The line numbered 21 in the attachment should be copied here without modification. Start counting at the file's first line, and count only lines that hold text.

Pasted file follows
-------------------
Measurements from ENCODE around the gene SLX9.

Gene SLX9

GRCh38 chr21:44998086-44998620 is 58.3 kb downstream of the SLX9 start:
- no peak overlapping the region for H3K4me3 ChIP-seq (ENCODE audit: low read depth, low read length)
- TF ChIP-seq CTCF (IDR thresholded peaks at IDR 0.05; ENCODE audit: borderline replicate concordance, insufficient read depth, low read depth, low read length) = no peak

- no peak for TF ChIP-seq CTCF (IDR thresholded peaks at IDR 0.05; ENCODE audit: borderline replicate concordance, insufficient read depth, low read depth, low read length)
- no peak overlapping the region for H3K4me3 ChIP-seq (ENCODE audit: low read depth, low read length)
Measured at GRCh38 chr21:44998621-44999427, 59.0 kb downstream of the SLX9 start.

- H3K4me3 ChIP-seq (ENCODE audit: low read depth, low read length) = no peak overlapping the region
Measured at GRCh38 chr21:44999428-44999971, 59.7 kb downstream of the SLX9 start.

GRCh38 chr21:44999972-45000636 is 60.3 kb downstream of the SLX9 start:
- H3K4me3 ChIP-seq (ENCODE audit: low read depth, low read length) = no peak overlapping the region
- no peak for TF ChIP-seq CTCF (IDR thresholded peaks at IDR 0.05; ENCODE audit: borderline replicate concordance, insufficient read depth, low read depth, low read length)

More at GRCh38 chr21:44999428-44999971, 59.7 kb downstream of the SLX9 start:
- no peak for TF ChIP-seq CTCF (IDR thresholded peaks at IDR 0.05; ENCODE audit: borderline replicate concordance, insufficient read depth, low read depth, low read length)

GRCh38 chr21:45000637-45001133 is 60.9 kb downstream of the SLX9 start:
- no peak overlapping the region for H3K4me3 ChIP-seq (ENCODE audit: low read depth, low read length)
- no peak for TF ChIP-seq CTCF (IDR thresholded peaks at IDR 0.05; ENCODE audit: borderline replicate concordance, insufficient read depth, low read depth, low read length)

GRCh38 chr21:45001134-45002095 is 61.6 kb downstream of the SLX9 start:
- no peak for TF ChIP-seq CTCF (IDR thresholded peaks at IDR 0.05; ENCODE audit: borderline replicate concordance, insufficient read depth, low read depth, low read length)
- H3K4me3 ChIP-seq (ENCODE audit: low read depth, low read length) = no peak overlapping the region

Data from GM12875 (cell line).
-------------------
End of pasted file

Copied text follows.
- H3K4me3 ChIP-seq (ENCODE audit: low read depth, low read length) = no peak overlapping the region